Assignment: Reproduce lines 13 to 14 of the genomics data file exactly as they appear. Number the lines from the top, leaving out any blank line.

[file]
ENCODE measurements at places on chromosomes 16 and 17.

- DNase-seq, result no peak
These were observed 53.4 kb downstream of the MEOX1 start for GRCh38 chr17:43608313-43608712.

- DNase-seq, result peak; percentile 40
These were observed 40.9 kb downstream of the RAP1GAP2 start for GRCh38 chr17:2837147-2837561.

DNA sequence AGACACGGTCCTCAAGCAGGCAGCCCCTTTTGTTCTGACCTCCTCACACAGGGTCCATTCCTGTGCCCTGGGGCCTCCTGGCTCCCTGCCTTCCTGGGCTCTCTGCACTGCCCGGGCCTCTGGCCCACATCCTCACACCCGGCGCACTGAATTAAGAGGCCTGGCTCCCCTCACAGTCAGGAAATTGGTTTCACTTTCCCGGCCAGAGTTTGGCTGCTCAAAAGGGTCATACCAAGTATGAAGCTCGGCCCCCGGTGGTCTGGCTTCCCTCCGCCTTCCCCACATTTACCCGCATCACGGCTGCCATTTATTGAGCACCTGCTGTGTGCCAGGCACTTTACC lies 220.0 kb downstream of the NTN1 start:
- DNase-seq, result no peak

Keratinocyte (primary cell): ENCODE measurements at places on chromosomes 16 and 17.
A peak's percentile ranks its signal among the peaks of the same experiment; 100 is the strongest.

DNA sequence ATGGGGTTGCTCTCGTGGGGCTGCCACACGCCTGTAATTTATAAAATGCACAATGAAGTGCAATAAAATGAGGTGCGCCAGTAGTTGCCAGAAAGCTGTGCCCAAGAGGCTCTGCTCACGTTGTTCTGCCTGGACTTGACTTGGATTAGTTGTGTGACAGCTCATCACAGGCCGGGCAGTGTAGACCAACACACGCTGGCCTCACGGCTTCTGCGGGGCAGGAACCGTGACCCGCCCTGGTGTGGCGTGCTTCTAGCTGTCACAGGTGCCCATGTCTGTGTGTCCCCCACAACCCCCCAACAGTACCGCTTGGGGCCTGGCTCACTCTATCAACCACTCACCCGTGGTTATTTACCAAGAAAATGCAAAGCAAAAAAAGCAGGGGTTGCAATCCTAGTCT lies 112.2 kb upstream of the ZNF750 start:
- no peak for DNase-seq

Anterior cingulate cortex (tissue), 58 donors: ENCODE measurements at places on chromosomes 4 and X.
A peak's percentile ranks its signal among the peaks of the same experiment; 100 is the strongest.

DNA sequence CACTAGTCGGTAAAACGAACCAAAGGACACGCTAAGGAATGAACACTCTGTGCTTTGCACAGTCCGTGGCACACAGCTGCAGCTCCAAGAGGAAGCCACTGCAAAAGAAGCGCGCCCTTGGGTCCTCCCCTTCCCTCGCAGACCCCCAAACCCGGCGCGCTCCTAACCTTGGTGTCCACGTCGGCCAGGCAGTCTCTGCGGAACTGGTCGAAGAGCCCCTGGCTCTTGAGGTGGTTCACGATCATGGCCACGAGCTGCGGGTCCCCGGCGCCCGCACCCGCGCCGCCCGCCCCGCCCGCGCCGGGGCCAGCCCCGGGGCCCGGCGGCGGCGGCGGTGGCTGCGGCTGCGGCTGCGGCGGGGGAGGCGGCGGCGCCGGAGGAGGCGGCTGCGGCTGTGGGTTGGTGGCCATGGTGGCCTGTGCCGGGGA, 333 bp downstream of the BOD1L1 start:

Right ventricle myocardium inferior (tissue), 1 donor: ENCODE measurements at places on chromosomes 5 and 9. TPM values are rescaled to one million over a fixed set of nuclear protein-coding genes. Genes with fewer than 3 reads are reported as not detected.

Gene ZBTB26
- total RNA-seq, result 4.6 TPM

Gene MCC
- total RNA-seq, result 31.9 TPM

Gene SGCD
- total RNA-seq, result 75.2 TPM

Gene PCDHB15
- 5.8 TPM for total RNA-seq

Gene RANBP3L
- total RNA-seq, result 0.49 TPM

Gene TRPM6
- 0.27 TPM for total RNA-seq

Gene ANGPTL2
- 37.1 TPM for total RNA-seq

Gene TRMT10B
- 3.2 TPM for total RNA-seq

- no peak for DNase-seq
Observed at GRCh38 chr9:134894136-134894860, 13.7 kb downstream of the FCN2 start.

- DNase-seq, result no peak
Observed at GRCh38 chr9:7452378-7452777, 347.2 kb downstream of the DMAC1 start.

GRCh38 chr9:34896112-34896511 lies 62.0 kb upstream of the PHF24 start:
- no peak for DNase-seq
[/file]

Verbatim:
A peak's percentile ranks its signal among the peaks of the same experiment; 100 is the strongest.

DNA sequence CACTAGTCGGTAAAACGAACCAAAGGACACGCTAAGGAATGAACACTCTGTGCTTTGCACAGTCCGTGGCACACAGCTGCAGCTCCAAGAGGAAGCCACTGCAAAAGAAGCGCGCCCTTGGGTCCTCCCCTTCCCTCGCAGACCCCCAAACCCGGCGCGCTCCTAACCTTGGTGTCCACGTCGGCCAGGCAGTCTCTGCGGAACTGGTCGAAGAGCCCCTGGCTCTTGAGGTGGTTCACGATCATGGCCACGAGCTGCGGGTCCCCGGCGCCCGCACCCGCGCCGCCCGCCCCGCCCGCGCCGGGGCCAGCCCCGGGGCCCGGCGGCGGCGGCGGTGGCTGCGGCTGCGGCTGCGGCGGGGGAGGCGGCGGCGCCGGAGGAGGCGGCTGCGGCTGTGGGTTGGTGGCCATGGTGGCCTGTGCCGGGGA, 333 bp downstream of the BOD1L1 start: